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Theoretical and empirical efficiency of sampling strategies for estimating upper arm elevation
University of Gävle, Faculty of Health and Occupational Studies, Department of Occupational and Public Health Sciences. University of Gävle, Centre for Musculoskeletal Research.
University of Gävle, Faculty of Health and Occupational Studies, Department of Occupational and Public Health Sciences. University of Gävle, Centre for Musculoskeletal Research.ORCID iD: 0000-0003-1443-6211
Danish Ramazzini Center, Department of Occupational Medicine, Herning Hospital, Denmark.
2011 (English)In: Annals of Occupational Hygiene, ISSN 0003-4878, E-ISSN 1475-3162, Vol. 55, 436-449 p.Article in journal (Refereed) Published
Abstract [en]

Objectives

To investigate the statistical efficiency of strategies for sampling upper arm elevation data, which differed with respect to sample sizes and sample allocations within and across measurement days. The study was also designed to compare standard theoretical predictions of sampling efficiency, which rely on several assumptions about the data structure, with “true” efficiency as determined by bootstrap simulations.

Methods

Sixty-five sampling strategies were investigated using a data set containing minute-by-minute values of average right upper arm elevation, percentage of time with the arm elevated less than 15°, and percentage of time with an arm elevated more than 90° in a population of 23 house painters, 23 car mechanics and 26 machinists, all followed for four full working days. Total sample times per subject between 30 and 240 minutes were subdivided into continuous time blocks between 1 and 240 minutes long, allocated to one or four days per subject. Within day(s), blocks were distributed using either a random or fixed-interval principle. Sampling efficiency was expressed in terms of the variance of estimated mean exposure values of 20 subjects, and assessed using standard theoretical models assuming independence between variables and homoscedasticity. Theoretical performance was compared to empirical efficiencies obtained by a nonparametric bootstrapping procedure.

Results

We found the assumptions of independence and homoscedasticity in the theoretical model to be violated, most notably expressed through an autocorrelation between measurement units within working days. The empirical variance of the mean exposure estimates decreased, i.e. sampling efficiency increased, for sampling strategies where measurements were distributed widely across time. Thus, the most efficient allocation strategy was to organize a sample into one-minute blocks collected at fixed time intervals across four days. Theoretical estimates of efficiency generally agreed with empirical variances if the sample was allocated into small blocks, while for larger block sizes the empirical, “true” variance was considerably larger than predicted by theory. Theory overestimated efficiency in particular for strategies with short total sample times per subject.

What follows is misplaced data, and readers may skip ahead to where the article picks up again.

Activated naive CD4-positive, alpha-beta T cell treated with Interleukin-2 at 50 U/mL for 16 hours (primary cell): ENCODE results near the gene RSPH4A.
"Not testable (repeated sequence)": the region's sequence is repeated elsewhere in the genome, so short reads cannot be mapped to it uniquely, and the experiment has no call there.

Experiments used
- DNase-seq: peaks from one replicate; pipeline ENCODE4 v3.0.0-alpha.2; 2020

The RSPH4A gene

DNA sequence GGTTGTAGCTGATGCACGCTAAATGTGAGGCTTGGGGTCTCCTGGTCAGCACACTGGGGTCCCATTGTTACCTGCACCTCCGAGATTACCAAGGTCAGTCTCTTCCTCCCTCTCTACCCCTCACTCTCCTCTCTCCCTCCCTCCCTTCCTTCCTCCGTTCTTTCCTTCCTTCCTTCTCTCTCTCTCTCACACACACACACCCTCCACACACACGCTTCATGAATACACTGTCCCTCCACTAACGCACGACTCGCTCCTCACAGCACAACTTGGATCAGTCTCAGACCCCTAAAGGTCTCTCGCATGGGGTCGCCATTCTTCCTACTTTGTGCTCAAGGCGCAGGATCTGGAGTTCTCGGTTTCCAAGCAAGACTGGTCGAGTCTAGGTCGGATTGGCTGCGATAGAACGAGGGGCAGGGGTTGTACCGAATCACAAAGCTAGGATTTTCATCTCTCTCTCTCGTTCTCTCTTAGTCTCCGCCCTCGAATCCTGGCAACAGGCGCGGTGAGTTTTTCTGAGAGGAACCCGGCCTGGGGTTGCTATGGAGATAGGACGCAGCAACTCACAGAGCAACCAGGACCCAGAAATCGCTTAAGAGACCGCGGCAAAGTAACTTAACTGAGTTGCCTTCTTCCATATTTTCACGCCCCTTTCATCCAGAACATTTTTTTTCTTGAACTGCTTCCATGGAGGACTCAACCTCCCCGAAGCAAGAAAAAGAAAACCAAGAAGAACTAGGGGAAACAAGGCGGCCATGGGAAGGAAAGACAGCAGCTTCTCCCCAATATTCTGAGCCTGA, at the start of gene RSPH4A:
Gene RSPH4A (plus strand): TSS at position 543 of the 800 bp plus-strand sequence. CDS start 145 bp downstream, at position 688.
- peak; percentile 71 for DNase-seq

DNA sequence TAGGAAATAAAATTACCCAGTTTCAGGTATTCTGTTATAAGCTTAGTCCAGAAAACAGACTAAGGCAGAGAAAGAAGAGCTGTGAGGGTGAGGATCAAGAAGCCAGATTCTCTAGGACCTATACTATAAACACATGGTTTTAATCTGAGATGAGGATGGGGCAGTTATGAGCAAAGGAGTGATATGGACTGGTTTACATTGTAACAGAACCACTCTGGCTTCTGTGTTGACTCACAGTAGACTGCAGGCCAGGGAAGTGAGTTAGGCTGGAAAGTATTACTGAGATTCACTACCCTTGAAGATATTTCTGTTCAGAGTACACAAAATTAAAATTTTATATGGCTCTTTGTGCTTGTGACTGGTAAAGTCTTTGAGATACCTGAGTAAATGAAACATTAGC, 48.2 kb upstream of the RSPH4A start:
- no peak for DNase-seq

Conclusions This study demonstrates that when exposure data are autocorrelated within days – which we argue is the major reason why theory overestimates sampling performance – sampling efficiency can be improved by distributing the sample widely across the day or across days, preferably using a fixed-interval strategy. While this guidance is particularly valid when small proportions of working days are assessed, we generally recommend collecting more data than suggested by theory if a certain precision of the resulting exposure estimate is needed. More data per se give a better precision, and sampling larger proportion(s) of the working day(s) also alleviate the negative effects of possible autocorrelation in data

Place, publisher, year, edition, pages
2011. Vol. 55, 436-449 p.
Keyword [en]
Exposure assessment, precision, statistical efficiency, sample allocation
National Category
Public Health, Global Health, Social Medicine and Epidemiology
Identifiers
URN: urn:nbn:se:hig:diva-8561DOI: 10.1093/annhyg/meq095ISI: 000290819400009PubMedID: 21486917Scopus ID: 2-s2.0-79955039916OAI: oai:DiVA.org:hig-8561DiVA: diva2:403326
Available from: 2011-03-11 Created: 2011-03-11 Last updated: 2014-11-11Bibliographically approved

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CiteExportLink to record
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